U.S. attorney general opens criminal probe of gulf oil spill

Attorney General Eric Holder said federal authorities have opened criminal and civil investigations into the nation's worst oil spill. (June 1)
By Theresa Vargas and Jerry Markon
Washington Post Staff Writer
Tuesday, June 1, 2010; 7:44 PM

NEW ORLEANS -- Attorney General Eric H. Holder Jr. announced Tuesday that his office is using "the full weight" of its investigative power to pursue criminal and civil investigations into the oil spill that has devastated the Gulf Coast.

"The Department of Justice will ensure that the American people do not foot the bill for this disaster and that our laws are enforced to the fullest extent possible," he said.

Earlier in the day, President Obama vowed a "full and vigorous accounting" of the causes of the disaster, telling the leaders of a new commission that they should pursue the trail of blame without limits.

"They have my full support to follow the facts wherever they may lead, without fear or favor," Obama said in the Rose Garden on Tuesday after meeting with the co-chairmen of the commission, former Florida senator and governor Bob Graham and former EPA administrator William Reilly.

Holder's announcement came at an afternoon news conference in New Orleans, the same day the attorney general met with local law enforcement officials and surveyed part of the affected area.

"What we saw this morning was oil for miles and miles and miles, oil that we know has already affected plants and animal life along the coast and has impacted the lives and livelihoods of all too many in this region," he said. "This must not be forgotten."

Among the statutes his office is examining: the Clean Water Act, the Oil Pollution Act of 1990, the Migratory Bird Treaty Act and the Endangered Species Act.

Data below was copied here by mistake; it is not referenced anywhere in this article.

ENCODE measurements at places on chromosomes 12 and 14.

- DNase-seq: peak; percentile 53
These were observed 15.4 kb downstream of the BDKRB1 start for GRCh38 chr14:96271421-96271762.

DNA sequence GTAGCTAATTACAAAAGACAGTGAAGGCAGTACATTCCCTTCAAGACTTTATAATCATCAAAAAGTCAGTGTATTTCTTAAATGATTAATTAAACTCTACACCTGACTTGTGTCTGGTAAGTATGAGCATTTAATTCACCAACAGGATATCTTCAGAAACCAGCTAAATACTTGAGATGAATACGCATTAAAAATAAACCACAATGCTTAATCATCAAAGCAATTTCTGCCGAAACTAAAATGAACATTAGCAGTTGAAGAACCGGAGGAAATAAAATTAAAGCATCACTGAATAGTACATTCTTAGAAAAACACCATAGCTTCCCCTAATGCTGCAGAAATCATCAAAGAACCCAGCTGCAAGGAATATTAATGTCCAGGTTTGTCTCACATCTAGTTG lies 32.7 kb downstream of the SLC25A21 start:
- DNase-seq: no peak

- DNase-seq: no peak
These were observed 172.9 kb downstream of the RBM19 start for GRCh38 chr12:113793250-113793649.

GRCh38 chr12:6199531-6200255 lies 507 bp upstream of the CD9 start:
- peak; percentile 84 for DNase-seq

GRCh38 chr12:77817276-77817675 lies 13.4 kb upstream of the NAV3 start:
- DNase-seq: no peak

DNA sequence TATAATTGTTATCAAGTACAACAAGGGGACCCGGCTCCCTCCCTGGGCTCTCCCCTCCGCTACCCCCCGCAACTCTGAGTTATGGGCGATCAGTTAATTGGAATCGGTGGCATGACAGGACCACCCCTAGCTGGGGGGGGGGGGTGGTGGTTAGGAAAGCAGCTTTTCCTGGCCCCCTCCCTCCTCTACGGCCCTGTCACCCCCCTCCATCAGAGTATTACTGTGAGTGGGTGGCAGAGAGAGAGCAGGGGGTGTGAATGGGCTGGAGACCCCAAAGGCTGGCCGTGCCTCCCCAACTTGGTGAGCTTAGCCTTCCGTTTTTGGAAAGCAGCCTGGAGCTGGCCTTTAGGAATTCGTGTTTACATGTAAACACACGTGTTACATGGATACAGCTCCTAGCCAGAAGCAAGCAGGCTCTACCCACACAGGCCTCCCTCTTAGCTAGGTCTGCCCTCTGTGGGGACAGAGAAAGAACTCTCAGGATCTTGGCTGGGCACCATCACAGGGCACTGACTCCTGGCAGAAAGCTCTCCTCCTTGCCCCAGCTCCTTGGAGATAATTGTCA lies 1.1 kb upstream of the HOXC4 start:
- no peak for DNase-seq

Criminal prosecutors are also examining possible false statements, obstruction of justice and conspiracy, federal law enforcement sources said. They would not say if evidence of such crimes has emerged. Legal experts said this means that investigators are exploring whether BP ignored warning signs before the explosion, falsified records or statements to regulators, or tampered with testing equipment.

"As we move forward we will be guided by some relatively simple principles," Holder said. "We will ensure that every cent, every cent of taxpayer money will be repaid and that damages to the environment and wildlife will be reimbursed. We will make certain that those responsible clean up the mess that they have made. . . . And we will prosecute to the fullest extent of the law, anyone who has violated the law."

Justice Department lawyers were sent to the gulf weeks ago to monitor the spill. Holder said the investigation has been ongoing, but he would not say who had come under focus.

"We are not in a position yet where I think we have in our own minds who should be ultimately held liable," Holder said. He added that steps are being taken to ensure the investigation does not interfere with the cleanup effort, which is being spearheaded by BP. "It is in BP's interest," he said, "to keep doing what they're doing, in fact even doubling" the effort.

The investigation is virtually certain to result in a civil lawsuit against BP, which is essentially already in violation of federal environmental laws that carry a low standard of proof, experts in environmental law said. Some type of criminal case is also likely, they said.

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